No 2 President Aleksandras Stulginskis

President Aleksandras Stulginskis

2nd President of Lithuania
Term: 19 June 1920 – 7 June 1926
Preceded by   Antanas Smetona   Succeeded by   Kazys Grinius

Acting President of Lithuania
Term: December 19, 1926 – December 19, 1926
Preceded by   Jonas Staugaitis   Succeeded by   Antanas Smetona

Born   February 26, 1885   Šilalė district municipality,Lithuania, Russian Empire
Died   September 22, 1969(aged 84)   Kaunas, Lithuania
Nationality    Lithuanian
Political party  Lithuanian Christian Democrats
Remarks: Acting President (as Constituent Assembly). Re-elected by the Seimas on 21 December 1922 and in June 1923.
During World War I he moved to Vilnius. He was one of the founders of the Lithuanian Christian Democratic Party and the head of its Central Committee in 1917. He signed the memorandum for the president Woodrow Wilson, addressing the question of the recognition of the Lithuanian statehood by the U.S.. Contrary to the Antanas Smetona’s views, Stulginskis was oriented towards the Entente. He was one of co-organizers of the Vilnius Conference. After, he was elected to the Council of Lithuania.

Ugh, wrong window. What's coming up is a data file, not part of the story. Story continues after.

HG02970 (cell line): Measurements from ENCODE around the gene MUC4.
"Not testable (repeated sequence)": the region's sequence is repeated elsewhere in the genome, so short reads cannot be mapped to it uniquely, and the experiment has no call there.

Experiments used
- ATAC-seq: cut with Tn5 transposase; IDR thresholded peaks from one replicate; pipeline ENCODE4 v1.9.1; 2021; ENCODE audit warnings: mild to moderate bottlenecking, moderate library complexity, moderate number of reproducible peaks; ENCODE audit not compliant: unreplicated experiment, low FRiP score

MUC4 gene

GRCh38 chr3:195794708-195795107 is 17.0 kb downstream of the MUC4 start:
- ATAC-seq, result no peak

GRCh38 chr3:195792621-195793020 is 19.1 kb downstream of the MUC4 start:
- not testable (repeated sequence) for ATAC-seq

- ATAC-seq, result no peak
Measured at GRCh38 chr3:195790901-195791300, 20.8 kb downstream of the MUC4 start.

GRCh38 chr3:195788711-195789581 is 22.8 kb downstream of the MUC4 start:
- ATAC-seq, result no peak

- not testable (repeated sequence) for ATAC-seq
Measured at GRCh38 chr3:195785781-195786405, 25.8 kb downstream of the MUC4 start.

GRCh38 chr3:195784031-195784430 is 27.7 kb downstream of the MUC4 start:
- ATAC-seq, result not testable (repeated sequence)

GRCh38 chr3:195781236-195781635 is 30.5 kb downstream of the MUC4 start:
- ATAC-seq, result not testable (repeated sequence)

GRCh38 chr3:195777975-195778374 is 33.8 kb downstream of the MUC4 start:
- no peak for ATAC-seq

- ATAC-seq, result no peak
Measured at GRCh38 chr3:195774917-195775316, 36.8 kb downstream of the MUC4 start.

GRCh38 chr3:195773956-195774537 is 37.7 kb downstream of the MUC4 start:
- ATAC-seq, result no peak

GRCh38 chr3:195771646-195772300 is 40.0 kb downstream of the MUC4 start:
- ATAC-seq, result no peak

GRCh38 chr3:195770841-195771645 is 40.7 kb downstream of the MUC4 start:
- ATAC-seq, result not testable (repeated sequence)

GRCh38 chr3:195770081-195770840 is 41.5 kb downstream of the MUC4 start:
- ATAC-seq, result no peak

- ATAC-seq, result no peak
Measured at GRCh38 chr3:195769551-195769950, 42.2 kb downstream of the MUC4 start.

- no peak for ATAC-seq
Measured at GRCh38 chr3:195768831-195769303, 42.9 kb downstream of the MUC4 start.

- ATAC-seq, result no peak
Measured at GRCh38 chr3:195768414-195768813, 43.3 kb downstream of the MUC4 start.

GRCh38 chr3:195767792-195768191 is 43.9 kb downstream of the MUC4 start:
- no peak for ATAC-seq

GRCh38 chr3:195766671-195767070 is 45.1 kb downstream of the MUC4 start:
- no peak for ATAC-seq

He withdrew from politics in 1927, and worked on his farm. In 1941 Stulginskis and his wife were arrested by the Soviet NKVD and deported to a gulag in the Krasnoyarsk region, while his wife was deported to the Komi area. After World War II in 1952 he was officially sentenced by the Soviet authorities to 25 years in prison for his anti-socialist and clerical policies in pre-war Lithuania.

No 3 President Kazys Grinius

President Kazys Grinius

Third President of Lithuania
Term: 7 June – 18 December 1926
Preceded by   Aleksandras Stulginskis   Succeeded by   Jonas Staugaitis

Born   17 December 1866   Selema, Kazlų Rūda municipality, Lithuania
Died   4 June 1950 (aged 83)   Chicago, Illinois, USA
physician